The Saulekilen Sewage Plant in Arendal, south of Norway, increases its capacity from 45000 p.e. to 80000 p.e. with a new process design. By using a first filter stage combined with compact biofilters, the new plant fits inside the old one. This reduces investments by NOK 25 mill. (USD 4 mill.), which is approximately half the cost of a conventional treatment plant.
Filters at entrance
The pre-filtering arrangement takes out particles. This simple but effective treatment cuts the downstream loads, reduces size and running costs of the sewage plant. The sludge from the filters will also bring higher output from the in-house gas production.
The pre-filtering step consists of Salsnes Filters, a Norwegian system which harvest 35% of the total sludge volume. This is done before the wastewater enters the downstream biological treatment process.
- This has some advantages, states technical director Knut Berg-Larsen at Arendal Municipality.
The sludge from the Salsnes Filters is pumped to storage, stabilized and goes further to methane reactors. Chemicals such as flocculants are not added to the Salsnes Filters; therefore, the “virgin sludge” generates the highest output of biogas.
- The methane we shall produce will be used for internal energy production, reducing such costs and contributing to a smaller carbon footprint, according to Berg-Larsen.
The higher energy output from pre-filtered sludge compared to secondary sludge digested from a conventional secondary treatment plant, provides a good return on the investment.
Another advantage the pre-filtered sludge provides is that it will be better for agriculture.
- This ”virgin sludge” will have a higher nutritional value for plants, because it has no phosphorous binding flocculants added. Most flocculants inhibit phosphorous release and therefore reduces its availability to plants, according to Berg-Larsen.
As phosphorous is a limited global resource, steadily increasing in price, the residuals from this treatment plant (i.e. the “virgin sludge”) will command a higher value than residuals from a conventional plant.
- We expect it will be simple to find a market for this sludge, according to Berg-Larsen.
With filtering as the first step, the total load on downstream processes is less. The filters are placed on top of biological filters, reducing need for space, making all the former basin volumes available for new bioreactors and clarification of biological solids by dissolved air flotation.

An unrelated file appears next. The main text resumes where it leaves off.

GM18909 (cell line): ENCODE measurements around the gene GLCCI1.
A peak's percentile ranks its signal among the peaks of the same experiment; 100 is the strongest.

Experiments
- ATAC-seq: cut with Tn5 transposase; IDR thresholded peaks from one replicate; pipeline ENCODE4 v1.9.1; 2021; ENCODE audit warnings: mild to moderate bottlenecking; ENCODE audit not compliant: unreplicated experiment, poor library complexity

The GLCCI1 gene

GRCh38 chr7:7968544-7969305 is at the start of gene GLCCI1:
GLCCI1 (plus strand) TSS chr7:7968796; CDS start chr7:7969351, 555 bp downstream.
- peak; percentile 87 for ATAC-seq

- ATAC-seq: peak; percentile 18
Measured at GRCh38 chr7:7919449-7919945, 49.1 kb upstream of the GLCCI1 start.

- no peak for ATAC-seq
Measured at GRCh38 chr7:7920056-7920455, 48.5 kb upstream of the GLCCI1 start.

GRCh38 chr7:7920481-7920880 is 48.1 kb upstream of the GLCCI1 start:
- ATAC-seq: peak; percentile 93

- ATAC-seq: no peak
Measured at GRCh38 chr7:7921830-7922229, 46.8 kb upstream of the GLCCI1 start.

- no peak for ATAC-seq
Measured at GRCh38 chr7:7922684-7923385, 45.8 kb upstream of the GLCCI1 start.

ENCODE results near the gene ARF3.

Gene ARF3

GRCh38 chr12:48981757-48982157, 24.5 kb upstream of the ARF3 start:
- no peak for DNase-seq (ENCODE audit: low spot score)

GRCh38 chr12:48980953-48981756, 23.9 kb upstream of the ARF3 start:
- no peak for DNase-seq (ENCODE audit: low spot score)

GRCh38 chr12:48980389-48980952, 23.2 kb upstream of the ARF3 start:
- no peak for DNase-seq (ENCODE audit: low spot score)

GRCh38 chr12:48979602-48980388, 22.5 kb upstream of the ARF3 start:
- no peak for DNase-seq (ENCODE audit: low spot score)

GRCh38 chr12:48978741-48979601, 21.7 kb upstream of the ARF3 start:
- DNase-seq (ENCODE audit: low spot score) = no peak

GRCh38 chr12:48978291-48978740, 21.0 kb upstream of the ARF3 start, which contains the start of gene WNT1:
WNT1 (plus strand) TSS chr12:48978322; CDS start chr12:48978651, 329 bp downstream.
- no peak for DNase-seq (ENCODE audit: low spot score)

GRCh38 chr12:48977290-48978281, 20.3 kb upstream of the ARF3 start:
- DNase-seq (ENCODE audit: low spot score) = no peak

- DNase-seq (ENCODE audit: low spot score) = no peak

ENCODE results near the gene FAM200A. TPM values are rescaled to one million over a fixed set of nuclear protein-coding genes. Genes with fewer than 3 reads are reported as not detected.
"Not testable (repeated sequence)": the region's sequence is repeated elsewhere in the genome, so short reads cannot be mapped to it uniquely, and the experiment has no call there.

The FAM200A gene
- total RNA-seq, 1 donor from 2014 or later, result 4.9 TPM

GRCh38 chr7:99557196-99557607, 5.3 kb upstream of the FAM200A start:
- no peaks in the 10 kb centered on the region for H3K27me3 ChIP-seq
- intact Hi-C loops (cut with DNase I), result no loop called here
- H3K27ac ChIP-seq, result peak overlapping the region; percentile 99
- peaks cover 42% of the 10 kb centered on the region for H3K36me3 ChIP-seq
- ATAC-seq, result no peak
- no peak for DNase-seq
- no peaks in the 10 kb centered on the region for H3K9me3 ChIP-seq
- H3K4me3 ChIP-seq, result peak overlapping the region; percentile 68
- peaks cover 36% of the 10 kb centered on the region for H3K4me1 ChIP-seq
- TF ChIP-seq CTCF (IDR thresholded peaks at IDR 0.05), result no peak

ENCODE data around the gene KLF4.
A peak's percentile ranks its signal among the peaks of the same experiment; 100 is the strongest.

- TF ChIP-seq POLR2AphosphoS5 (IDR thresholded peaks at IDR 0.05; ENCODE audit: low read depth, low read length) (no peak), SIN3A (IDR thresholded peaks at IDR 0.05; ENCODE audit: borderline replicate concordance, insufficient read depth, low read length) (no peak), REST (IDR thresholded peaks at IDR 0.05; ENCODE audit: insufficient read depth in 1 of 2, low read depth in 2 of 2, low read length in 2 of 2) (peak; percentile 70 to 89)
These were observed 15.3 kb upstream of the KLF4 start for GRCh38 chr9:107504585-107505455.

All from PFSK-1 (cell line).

In sum the filtering ensures a more compact system, to be fitted inside the existing buildings.
- With this design we can build the treatment plant NOK 20-25 mill. cheaper than with a traditional layout. We have chosen this design because it’s the only way we can fit the new plant inside our existing buildings. The savings are considerable on different levels, and we expect the plant to be less expensive to operate, according to Berg-Larsen.
Shorter construction time
The first step in building the new plant has been to install the new filters with the existing plant running. This initiative has made no other special installations necessary during construction, hence made the re-furbishing the new plant more rapid. This has been done with consent from the County Environment office.
- The approval from the County Environment office makes it possible for us to pursue a swift construction plan. The installation of the filters in the first stage makes is possible to minimize both construction cost and final discharge pollutants, according to Berg-Larsen.
A new step
Arendal Municipality recognized the new way of filtering early in the project.
- Even if we were to build anew we would have chosen this process. The alternatives that we know of would come out more costly, and this also goes for operational costs, according to Berg-Larsen.
Biowater Technology of Tønsberg is also the main contractor for all construction work at Saulekilen RA in Arendal including all process equipment (Salsnes Filter, CMFF®, and DAF).
- The fact that Arendal wants a sustainable solution was a perfect match for us, since minimum carbon footprint is the focus of our technology. We regard Arendal’s choice as a proof of confidence, according to Jon Gregar Siljudalen, Chief Process Officer of Biowater.
The plant will be ready for operation by April 2015, and the total project cost is estimated to be NOK 28 million.